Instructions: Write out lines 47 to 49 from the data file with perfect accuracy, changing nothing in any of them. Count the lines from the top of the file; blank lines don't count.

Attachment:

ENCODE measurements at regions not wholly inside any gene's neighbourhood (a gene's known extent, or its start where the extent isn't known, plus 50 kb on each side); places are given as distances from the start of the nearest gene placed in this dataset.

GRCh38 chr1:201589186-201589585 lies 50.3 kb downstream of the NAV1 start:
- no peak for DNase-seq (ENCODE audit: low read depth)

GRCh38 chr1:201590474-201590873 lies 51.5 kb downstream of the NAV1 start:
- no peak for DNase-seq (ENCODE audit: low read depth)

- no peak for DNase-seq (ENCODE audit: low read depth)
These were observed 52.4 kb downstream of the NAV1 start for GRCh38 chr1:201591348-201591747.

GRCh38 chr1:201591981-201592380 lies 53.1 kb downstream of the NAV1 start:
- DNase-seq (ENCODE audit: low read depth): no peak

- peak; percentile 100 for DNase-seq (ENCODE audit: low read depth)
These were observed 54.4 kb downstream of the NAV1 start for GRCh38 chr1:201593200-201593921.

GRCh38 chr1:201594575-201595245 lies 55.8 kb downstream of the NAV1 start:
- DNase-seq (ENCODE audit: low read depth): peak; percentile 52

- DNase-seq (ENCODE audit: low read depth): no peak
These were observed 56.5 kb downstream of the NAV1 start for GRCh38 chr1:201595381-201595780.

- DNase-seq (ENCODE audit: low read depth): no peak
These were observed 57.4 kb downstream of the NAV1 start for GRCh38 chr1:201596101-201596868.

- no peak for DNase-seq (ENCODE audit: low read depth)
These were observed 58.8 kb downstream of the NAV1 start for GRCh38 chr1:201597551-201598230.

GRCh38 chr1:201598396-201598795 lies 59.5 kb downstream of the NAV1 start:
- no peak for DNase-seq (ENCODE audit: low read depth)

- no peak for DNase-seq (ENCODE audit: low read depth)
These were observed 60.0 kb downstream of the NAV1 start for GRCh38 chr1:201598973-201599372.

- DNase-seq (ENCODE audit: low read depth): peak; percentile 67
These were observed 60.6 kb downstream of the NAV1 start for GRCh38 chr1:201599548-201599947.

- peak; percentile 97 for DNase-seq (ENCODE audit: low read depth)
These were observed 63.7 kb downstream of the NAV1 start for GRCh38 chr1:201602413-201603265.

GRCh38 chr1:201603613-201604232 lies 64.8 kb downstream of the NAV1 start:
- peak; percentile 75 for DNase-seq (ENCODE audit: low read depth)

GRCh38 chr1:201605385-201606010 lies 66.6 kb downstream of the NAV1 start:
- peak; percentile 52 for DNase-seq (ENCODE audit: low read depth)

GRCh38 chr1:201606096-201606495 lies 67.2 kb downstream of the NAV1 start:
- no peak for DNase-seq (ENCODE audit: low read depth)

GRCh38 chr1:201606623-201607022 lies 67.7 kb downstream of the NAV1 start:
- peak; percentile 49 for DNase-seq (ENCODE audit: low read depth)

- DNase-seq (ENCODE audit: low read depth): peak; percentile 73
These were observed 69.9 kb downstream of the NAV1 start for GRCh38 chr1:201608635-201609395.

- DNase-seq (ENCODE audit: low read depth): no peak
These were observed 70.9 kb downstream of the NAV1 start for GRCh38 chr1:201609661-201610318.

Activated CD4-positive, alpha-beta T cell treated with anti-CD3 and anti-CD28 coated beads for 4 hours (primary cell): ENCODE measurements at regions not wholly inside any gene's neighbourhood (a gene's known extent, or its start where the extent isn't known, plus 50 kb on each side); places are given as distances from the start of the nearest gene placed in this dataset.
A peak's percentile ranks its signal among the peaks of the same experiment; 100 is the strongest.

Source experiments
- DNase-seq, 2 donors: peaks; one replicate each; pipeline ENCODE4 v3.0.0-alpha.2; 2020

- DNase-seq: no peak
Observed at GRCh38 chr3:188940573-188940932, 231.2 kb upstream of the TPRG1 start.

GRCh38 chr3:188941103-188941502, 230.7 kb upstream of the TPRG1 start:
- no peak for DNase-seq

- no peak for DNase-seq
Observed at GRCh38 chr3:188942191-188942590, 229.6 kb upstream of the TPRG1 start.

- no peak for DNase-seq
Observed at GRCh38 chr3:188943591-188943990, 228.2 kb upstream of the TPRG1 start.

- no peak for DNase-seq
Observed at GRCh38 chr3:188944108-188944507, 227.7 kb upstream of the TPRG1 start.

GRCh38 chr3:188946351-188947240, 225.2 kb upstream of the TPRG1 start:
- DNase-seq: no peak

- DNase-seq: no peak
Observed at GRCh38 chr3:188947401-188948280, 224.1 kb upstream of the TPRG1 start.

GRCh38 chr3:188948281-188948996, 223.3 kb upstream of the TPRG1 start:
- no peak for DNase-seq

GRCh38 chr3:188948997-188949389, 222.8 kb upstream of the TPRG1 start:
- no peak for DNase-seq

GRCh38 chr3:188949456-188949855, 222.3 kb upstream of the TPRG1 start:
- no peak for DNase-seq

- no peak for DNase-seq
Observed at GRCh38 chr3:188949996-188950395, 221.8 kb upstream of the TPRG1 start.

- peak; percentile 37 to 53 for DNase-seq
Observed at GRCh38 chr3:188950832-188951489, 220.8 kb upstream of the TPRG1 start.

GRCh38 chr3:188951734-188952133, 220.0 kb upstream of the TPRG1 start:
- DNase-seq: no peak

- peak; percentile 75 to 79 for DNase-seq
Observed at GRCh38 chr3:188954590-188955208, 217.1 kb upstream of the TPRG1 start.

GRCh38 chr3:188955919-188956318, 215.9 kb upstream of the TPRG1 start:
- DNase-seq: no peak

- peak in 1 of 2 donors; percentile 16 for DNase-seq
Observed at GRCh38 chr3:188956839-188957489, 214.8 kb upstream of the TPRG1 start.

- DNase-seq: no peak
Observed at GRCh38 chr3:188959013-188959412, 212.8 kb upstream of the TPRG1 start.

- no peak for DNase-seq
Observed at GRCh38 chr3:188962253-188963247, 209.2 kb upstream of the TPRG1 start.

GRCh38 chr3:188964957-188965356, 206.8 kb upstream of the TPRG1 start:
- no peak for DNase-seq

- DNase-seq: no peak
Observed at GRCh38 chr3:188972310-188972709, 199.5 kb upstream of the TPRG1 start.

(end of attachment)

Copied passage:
- no peak for DNase-seq

- no peak for DNase-seq
Observed at GRCh38 chr3:188942191-188942590, 229.6 kb upstream of the TPRG1 start.